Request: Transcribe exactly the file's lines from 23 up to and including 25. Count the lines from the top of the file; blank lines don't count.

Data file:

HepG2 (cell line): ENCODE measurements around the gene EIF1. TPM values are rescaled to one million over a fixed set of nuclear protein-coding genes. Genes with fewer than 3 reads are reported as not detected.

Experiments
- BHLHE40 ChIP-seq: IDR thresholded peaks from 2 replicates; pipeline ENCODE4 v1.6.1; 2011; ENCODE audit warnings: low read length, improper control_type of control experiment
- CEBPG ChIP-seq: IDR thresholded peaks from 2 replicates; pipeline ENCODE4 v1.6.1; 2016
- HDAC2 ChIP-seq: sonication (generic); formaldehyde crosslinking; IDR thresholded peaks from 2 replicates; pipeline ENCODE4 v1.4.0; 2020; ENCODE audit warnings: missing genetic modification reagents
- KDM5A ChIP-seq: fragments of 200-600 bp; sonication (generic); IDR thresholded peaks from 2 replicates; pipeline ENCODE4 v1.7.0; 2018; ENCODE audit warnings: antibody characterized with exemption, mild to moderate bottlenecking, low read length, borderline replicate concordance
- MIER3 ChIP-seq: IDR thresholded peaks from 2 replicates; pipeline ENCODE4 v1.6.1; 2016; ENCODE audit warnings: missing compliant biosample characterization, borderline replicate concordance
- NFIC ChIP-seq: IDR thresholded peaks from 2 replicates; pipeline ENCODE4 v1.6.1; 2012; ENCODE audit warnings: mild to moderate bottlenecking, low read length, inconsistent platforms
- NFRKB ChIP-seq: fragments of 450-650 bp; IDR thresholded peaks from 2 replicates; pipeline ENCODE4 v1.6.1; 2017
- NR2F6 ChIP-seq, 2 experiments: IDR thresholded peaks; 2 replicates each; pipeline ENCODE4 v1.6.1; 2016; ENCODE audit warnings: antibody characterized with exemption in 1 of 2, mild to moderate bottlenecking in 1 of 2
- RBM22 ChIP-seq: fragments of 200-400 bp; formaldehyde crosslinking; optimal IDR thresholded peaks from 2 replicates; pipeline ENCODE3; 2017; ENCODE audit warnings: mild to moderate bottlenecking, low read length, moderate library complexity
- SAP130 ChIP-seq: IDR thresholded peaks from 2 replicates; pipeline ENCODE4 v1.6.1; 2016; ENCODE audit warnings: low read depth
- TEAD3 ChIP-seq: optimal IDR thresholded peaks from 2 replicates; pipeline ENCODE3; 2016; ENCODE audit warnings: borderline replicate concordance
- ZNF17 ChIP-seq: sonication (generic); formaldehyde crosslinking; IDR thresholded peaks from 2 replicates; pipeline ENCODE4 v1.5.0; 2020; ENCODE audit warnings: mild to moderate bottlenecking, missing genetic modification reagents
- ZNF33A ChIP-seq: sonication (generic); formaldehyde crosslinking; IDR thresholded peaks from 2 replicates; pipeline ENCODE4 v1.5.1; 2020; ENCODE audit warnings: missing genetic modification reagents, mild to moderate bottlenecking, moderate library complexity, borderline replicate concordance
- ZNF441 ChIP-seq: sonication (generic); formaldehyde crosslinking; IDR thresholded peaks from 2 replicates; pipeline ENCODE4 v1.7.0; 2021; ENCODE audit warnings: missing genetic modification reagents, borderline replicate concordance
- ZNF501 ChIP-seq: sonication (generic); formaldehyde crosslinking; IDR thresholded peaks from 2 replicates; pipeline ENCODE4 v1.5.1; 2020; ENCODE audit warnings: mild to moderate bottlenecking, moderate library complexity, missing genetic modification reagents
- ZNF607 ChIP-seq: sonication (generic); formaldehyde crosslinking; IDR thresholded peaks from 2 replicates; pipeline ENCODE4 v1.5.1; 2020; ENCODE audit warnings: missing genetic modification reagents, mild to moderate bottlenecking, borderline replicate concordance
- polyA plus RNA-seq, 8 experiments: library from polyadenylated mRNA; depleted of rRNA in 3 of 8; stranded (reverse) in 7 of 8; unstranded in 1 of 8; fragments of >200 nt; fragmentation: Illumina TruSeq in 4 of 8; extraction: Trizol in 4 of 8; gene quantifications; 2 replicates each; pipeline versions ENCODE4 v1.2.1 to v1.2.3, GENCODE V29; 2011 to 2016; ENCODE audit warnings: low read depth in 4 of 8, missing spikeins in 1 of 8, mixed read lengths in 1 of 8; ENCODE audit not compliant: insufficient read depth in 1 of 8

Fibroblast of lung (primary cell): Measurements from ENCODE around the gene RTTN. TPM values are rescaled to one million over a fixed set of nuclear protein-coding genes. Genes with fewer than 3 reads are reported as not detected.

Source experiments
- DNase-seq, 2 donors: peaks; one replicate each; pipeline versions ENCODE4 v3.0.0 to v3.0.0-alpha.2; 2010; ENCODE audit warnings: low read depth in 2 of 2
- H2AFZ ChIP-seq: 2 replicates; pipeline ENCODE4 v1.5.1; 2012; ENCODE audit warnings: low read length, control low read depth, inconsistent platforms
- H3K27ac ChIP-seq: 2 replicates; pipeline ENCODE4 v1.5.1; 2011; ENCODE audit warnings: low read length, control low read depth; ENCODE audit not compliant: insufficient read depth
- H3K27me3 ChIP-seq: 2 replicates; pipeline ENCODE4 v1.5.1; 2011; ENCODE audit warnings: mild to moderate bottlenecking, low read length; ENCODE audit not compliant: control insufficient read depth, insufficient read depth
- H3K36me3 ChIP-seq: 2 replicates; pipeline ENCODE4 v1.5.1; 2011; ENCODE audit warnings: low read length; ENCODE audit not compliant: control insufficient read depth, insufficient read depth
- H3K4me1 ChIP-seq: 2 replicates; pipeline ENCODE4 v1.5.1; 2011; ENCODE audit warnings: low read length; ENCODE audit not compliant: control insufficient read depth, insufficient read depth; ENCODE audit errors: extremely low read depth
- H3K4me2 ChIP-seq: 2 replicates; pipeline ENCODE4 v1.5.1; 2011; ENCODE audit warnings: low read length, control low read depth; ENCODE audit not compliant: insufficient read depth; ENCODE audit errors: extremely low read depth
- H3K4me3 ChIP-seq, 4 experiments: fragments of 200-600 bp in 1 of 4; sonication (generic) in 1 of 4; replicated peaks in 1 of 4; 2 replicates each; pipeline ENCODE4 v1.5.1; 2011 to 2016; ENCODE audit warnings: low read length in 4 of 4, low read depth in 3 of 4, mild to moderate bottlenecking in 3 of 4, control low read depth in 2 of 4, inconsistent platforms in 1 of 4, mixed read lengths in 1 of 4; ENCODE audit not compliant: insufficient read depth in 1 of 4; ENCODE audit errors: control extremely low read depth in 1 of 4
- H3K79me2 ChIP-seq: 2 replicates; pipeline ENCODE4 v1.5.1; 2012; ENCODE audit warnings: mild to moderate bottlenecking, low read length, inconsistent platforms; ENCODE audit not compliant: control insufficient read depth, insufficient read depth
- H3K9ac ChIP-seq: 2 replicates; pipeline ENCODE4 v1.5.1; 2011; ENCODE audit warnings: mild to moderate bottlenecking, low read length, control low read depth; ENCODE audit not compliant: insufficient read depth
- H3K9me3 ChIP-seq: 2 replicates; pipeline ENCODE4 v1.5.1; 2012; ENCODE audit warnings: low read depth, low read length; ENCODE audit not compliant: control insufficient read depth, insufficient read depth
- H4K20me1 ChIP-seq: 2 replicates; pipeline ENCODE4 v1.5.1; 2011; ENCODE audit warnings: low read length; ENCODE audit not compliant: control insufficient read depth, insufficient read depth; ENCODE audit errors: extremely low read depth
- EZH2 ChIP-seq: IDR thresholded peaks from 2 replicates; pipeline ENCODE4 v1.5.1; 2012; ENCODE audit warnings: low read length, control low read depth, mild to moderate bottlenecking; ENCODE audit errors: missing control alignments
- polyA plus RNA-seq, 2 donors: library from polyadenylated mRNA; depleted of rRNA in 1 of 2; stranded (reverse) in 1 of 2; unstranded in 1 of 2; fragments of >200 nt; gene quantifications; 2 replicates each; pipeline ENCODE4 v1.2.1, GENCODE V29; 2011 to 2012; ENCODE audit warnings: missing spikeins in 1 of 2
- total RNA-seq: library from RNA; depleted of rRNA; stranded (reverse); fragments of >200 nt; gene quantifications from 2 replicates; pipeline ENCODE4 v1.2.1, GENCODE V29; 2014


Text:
- H2AFZ ChIP-seq: 2 replicates; pipeline ENCODE4 v1.5.1; 2012; ENCODE audit warnings: low read length, control low read depth, inconsistent platforms
- H3K27ac ChIP-seq: 2 replicates; pipeline ENCODE4 v1.5.1; 2011; ENCODE audit warnings: low read length, control low read depth; ENCODE audit not compliant: insufficient read depth
- H3K27me3 ChIP-seq: 2 replicates; pipeline ENCODE4 v1.5.1; 2011; ENCODE audit warnings: mild to moderate bottlenecking, low read length; ENCODE audit not compliant: control insufficient read depth, insufficient read depth